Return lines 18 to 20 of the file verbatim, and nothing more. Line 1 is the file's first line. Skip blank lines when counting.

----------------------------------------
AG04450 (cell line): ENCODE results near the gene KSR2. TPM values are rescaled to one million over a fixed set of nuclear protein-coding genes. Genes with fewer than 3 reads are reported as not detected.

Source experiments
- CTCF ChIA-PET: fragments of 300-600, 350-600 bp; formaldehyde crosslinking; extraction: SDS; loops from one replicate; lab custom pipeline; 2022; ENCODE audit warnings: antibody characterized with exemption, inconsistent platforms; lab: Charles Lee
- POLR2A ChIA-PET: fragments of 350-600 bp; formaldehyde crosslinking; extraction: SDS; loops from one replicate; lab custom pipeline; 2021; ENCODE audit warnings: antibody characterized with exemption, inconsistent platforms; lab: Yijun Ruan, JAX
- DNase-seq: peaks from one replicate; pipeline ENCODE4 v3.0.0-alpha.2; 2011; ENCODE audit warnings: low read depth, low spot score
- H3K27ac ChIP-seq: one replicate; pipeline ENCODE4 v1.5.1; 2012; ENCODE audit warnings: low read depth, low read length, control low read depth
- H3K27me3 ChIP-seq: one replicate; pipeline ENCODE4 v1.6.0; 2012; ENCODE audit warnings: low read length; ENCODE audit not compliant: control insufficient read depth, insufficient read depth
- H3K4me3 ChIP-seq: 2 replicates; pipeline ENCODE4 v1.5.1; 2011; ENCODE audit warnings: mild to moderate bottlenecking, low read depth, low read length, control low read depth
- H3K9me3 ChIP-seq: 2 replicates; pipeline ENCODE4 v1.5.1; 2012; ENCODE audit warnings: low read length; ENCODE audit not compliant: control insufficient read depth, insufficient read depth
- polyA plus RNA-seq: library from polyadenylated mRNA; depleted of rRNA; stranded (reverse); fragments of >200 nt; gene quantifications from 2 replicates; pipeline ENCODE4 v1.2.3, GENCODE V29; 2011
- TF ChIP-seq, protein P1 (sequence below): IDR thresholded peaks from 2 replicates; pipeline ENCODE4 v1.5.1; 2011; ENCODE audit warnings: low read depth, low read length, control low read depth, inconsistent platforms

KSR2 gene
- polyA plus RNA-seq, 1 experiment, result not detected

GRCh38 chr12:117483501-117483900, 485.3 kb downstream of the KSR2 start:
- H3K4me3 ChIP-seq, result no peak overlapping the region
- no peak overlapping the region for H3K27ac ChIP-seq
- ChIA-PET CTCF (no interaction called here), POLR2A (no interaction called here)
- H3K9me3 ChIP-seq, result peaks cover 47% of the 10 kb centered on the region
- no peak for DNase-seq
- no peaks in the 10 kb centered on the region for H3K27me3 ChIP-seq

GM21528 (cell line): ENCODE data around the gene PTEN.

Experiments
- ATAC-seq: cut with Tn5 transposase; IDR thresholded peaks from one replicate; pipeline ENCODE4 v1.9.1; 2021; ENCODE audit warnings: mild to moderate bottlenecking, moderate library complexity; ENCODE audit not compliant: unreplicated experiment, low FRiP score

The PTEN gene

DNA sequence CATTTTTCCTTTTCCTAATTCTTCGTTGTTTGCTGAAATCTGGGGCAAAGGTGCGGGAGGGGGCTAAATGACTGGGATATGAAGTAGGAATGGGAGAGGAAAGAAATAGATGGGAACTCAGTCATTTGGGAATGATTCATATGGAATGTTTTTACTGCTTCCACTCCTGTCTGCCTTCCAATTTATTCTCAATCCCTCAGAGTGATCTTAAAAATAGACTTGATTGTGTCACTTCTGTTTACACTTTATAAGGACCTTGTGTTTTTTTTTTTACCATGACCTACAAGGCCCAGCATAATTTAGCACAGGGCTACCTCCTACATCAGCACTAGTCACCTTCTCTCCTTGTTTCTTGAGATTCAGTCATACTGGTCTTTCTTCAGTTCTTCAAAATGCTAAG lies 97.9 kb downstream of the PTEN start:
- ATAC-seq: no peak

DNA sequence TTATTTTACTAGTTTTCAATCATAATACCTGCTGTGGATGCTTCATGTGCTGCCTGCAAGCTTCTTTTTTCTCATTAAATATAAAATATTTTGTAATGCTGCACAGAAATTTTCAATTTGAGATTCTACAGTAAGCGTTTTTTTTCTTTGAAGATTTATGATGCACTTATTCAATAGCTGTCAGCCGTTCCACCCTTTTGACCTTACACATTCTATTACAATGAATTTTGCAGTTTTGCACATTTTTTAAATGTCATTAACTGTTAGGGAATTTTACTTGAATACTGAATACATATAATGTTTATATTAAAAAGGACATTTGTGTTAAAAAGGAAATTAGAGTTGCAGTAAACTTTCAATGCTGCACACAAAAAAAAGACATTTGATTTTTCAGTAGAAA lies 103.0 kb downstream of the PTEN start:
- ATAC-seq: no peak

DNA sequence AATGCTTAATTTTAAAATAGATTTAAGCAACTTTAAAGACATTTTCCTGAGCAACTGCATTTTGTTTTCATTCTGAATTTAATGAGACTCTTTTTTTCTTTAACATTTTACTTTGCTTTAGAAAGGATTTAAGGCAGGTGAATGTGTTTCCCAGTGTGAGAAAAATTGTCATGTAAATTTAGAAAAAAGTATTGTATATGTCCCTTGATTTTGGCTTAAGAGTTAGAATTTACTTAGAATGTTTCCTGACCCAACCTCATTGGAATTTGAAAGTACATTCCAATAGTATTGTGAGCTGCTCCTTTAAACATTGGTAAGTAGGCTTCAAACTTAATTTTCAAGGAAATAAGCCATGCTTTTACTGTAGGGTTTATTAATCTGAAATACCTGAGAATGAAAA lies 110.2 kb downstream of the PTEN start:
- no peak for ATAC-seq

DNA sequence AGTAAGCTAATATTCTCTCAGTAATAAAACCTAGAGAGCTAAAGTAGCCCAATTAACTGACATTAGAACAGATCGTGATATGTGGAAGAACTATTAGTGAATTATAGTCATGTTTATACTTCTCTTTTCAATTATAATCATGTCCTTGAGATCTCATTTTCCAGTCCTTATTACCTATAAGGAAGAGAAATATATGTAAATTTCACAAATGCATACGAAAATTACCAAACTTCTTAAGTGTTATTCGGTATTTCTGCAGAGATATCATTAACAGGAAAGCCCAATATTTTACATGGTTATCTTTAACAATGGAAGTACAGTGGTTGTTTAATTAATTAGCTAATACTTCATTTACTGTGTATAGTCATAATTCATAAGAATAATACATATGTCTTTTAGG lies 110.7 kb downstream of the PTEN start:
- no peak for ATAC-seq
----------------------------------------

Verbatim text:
- H3K9me3 ChIP-seq, result peaks cover 47% of the 10 kb centered on the region
- no peak for DNase-seq
- no peaks in the 10 kb centered on the region for H3K27me3 ChIP-seq